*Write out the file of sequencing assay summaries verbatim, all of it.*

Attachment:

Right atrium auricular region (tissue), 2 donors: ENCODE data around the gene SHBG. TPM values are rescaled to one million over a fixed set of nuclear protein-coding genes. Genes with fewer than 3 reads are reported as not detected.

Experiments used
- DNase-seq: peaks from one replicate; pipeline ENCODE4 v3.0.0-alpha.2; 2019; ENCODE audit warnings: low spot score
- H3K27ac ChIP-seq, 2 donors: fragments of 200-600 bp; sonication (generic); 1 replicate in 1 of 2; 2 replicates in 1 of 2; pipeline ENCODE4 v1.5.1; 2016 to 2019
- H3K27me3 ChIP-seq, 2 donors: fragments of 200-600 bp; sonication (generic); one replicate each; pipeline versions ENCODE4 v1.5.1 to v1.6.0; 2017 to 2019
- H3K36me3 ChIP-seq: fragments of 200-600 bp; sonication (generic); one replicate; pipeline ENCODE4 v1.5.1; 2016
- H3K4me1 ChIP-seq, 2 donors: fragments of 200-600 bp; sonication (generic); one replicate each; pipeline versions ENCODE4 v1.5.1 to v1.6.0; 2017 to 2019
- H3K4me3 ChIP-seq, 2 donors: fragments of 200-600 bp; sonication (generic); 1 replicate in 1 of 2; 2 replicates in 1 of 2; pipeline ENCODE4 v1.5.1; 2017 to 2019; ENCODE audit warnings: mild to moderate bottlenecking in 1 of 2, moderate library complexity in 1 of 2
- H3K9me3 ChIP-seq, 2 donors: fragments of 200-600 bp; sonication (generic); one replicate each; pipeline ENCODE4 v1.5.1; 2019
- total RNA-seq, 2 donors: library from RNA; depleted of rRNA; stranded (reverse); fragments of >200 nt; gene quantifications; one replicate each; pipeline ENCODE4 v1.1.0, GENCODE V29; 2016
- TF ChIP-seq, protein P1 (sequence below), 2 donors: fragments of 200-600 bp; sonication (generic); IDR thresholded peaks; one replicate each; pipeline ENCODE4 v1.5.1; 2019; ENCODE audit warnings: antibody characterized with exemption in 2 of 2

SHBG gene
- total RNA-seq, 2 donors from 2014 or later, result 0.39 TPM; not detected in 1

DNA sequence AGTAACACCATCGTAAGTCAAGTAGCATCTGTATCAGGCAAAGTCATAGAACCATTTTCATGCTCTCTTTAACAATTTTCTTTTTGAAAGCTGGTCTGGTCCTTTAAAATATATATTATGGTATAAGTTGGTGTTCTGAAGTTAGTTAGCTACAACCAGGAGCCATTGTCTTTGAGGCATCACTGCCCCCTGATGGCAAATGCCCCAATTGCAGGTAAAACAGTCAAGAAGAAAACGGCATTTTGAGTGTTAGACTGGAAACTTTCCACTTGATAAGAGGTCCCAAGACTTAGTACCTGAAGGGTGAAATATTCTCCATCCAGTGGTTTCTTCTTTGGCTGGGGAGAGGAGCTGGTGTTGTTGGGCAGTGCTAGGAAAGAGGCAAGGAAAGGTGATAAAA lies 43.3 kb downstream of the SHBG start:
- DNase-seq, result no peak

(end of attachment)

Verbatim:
Right atrium auricular region (tissue), 2 donors: ENCODE data around the gene SHBG. TPM values are rescaled to one million over a fixed set of nuclear protein-coding genes. Genes with fewer than 3 reads are reported as not detected.

Experiments used
- DNase-seq: peaks from one replicate; pipeline ENCODE4 v3.0.0-alpha.2; 2019; ENCODE audit warnings: low spot score
- H3K27ac ChIP-seq, 2 donors: fragments of 200-600 bp; sonication (generic); 1 replicate in 1 of 2; 2 replicates in 1 of 2; pipeline ENCODE4 v1.5.1; 2016 to 2019
- H3K27me3 ChIP-seq, 2 donors: fragments of 200-600 bp; sonication (generic); one replicate each; pipeline versions ENCODE4 v1.5.1 to v1.6.0; 2017 to 2019
- H3K36me3 ChIP-seq: fragments of 200-600 bp; sonication (generic); one replicate; pipeline ENCODE4 v1.5.1; 2016
- H3K4me1 ChIP-seq, 2 donors: fragments of 200-600 bp; sonication (generic); one replicate each; pipeline versions ENCODE4 v1.5.1 to v1.6.0; 2017 to 2019
- H3K4me3 ChIP-seq, 2 donors: fragments of 200-600 bp; sonication (generic); 1 replicate in 1 of 2; 2 replicates in 1 of 2; pipeline ENCODE4 v1.5.1; 2017 to 2019; ENCODE audit warnings: mild to moderate bottlenecking in 1 of 2, moderate library complexity in 1 of 2
- H3K9me3 ChIP-seq, 2 donors: fragments of 200-600 bp; sonication (generic); one replicate each; pipeline ENCODE4 v1.5.1; 2019
- total RNA-seq, 2 donors: library from RNA; depleted of rRNA; stranded (reverse); fragments of >200 nt; gene quantifications; one replicate each; pipeline ENCODE4 v1.1.0, GENCODE V29; 2016
- TF ChIP-seq, protein P1 (sequence below), 2 donors: fragments of 200-600 bp; sonication (generic); IDR thresholded peaks; one replicate each; pipeline ENCODE4 v1.5.1; 2019; ENCODE audit warnings: antibody characterized with exemption in 2 of 2

SHBG gene
- total RNA-seq, 2 donors from 2014 or later, result 0.39 TPM; not detected in 1

DNA sequence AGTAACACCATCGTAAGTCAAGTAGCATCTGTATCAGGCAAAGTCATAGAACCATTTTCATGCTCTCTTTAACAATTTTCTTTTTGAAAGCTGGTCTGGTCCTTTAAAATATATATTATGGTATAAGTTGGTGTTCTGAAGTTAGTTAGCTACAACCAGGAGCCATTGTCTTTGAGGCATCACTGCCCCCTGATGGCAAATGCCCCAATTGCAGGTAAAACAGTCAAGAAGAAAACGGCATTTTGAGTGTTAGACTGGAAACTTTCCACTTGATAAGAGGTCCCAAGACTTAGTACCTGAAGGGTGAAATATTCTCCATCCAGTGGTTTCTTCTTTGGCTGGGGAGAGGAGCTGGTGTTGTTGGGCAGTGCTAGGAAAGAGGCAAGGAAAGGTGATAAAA lies 43.3 kb downstream of the SHBG start:
- DNase-seq, result no peak